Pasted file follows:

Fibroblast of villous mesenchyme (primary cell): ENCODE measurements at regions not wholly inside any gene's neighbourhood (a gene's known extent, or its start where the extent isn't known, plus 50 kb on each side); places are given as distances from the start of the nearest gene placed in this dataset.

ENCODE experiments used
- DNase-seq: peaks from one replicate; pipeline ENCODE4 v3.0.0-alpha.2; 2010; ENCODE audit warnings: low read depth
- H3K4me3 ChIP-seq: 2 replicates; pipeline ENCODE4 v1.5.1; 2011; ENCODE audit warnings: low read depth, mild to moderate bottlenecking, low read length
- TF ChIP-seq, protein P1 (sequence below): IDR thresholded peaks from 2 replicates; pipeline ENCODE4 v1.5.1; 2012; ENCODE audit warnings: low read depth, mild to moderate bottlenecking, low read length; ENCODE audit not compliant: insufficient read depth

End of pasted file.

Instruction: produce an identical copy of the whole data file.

Fibroblast of villous mesenchyme (primary cell): ENCODE measurements at regions not wholly inside any gene's neighbourhood (a gene's known extent, or its start where the extent isn't known, plus 50 kb on each side); places are given as distances from the start of the nearest gene placed in this dataset.

ENCODE experiments used
- DNase-seq: peaks from one replicate; pipeline ENCODE4 v3.0.0-alpha.2; 2010; ENCODE audit warnings: low read depth
- H3K4me3 ChIP-seq: 2 replicates; pipeline ENCODE4 v1.5.1; 2011; ENCODE audit warnings: low read depth, mild to moderate bottlenecking, low read length
- TF ChIP-seq, protein P1 (sequence below): IDR thresholded peaks from 2 replicates; pipeline ENCODE4 v1.5.1; 2012; ENCODE audit warnings: low read depth, mild to moderate bottlenecking, low read length; ENCODE audit not compliant: insufficient read depth